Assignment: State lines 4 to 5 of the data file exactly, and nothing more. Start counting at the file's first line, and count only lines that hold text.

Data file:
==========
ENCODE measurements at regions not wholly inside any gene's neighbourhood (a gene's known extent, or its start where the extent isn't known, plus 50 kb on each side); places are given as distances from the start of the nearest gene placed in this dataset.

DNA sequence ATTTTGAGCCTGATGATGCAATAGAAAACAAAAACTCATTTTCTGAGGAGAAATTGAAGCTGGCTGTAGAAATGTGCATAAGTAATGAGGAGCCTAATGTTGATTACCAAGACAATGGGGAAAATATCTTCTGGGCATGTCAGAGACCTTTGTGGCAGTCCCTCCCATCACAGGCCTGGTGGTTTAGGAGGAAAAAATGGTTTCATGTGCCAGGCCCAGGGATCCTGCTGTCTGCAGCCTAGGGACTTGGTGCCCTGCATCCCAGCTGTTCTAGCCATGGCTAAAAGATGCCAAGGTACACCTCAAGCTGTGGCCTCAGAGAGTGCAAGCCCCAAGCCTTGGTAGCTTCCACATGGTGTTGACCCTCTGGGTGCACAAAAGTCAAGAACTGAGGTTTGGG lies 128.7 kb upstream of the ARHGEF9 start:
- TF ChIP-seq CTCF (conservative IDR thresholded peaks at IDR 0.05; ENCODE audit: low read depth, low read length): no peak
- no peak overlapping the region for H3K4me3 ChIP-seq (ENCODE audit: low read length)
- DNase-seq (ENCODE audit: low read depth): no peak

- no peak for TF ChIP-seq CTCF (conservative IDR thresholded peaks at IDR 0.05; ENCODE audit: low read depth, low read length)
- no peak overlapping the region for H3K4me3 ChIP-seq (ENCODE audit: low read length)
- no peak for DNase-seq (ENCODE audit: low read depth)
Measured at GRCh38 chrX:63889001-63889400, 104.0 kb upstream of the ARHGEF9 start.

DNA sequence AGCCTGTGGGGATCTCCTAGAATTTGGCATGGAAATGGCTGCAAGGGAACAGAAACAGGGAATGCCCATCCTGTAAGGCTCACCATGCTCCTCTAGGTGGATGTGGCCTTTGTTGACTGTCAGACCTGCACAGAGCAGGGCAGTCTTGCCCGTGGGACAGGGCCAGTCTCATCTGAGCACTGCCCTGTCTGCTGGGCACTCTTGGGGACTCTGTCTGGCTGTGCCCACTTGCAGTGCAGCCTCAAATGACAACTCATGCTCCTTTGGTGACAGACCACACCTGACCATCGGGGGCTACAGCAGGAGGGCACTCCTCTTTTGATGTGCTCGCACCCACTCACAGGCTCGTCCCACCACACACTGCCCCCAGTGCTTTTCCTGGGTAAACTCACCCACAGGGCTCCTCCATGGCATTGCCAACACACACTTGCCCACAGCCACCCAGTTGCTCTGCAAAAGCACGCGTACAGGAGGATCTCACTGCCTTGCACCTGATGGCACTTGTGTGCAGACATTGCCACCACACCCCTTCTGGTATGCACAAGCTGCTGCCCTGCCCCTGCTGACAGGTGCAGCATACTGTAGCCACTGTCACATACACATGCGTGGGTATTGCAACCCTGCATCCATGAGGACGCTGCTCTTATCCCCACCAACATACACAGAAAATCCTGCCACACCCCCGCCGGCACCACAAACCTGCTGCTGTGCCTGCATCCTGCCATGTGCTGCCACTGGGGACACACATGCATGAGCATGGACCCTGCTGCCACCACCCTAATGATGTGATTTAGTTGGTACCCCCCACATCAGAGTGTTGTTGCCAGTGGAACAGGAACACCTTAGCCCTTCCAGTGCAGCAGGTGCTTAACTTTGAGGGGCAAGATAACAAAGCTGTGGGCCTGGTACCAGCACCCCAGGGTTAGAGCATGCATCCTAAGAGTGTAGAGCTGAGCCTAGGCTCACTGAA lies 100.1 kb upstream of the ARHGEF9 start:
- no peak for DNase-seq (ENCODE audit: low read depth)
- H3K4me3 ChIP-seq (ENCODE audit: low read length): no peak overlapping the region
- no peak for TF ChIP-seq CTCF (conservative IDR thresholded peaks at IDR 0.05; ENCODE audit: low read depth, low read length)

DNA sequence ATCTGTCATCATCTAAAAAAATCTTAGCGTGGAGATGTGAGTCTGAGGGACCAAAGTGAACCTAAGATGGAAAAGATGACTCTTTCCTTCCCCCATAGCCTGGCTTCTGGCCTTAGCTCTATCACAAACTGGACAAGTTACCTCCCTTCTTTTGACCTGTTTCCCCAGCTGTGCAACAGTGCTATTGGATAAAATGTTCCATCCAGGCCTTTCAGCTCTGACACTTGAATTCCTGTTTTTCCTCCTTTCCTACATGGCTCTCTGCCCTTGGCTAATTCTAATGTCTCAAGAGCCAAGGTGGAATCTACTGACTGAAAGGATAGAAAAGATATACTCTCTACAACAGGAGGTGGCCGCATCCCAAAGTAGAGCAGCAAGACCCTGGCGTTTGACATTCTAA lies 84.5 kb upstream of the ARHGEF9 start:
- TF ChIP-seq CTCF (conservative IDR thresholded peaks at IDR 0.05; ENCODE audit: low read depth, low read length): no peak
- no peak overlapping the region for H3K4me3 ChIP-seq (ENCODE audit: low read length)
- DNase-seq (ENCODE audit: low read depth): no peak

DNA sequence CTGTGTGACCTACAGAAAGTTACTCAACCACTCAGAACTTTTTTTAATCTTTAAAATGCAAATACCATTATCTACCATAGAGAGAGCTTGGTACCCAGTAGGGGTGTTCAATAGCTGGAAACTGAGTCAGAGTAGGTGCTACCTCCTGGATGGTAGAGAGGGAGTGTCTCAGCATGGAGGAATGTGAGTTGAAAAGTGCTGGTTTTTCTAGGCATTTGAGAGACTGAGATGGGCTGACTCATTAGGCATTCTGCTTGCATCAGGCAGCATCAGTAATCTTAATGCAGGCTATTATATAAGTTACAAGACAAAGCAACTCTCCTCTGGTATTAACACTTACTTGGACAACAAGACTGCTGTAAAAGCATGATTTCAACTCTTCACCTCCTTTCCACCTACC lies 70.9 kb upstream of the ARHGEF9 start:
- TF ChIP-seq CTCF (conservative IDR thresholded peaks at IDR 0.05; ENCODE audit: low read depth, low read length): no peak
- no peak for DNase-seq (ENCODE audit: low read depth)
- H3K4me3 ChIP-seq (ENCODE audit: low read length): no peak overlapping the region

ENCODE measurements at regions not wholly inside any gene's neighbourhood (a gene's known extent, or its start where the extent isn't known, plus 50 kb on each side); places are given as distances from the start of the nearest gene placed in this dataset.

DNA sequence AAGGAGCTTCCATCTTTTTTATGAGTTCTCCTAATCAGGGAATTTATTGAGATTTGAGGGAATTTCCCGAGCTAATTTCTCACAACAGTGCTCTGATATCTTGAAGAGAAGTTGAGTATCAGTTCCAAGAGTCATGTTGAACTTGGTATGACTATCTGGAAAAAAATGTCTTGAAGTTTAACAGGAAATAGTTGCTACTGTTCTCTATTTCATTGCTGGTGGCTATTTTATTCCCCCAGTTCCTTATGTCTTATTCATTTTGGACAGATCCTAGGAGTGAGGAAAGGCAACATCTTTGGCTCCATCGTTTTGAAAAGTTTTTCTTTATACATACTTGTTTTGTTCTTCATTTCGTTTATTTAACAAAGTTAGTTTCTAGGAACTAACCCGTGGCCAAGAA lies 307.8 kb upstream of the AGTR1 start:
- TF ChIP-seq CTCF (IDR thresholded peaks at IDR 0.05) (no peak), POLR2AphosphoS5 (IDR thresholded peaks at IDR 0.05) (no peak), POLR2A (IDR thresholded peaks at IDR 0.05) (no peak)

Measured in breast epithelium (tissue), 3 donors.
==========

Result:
- no peak overlapping the region for H3K4me3 ChIP-seq (ENCODE audit: low read length)
- DNase-seq (ENCODE audit: low read depth): no peak